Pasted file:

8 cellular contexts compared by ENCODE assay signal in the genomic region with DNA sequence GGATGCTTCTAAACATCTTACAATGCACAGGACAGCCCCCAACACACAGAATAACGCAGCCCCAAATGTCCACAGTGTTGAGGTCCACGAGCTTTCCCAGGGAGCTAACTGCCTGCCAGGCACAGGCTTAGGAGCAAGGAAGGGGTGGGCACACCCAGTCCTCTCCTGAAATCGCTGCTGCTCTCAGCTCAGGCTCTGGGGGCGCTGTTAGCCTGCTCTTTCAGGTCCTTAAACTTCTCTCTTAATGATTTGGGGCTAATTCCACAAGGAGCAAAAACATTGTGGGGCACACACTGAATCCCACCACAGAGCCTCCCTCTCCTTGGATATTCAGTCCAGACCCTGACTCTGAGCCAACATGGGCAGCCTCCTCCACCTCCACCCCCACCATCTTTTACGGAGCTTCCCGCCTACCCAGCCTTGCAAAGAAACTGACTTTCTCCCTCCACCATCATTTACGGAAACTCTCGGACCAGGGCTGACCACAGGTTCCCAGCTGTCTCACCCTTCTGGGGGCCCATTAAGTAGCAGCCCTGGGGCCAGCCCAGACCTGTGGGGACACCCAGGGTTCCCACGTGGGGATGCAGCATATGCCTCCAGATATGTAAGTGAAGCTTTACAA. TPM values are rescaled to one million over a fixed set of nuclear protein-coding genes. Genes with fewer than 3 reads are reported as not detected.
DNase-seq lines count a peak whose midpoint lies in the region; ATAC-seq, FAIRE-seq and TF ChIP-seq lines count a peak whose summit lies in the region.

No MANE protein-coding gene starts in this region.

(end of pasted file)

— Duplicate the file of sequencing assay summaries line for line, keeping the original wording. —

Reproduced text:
8 cellular contexts compared by ENCODE assay signal in the genomic region with DNA sequence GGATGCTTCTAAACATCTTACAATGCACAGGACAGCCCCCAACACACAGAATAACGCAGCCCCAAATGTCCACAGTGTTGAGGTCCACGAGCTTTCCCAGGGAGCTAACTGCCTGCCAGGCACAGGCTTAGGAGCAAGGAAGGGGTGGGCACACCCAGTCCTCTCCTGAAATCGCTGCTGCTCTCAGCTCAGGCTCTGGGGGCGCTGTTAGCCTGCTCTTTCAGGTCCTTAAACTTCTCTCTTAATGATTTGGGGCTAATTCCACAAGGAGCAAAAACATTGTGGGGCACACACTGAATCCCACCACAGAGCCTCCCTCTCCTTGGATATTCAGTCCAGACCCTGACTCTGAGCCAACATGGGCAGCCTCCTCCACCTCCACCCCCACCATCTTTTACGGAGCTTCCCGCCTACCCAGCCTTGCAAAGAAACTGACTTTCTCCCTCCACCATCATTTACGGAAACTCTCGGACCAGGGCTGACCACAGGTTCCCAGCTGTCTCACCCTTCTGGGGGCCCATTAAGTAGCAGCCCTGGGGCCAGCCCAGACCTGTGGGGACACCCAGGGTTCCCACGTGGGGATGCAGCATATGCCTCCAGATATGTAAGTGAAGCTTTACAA. TPM values are rescaled to one million over a fixed set of nuclear protein-coding genes. Genes with fewer than 3 reads are reported as not detected.
DNase-seq lines count a peak whose midpoint lies in the region; ATAC-seq, FAIRE-seq and TF ChIP-seq lines count a peak whose summit lies in the region.

No MANE protein-coding gene starts in this region.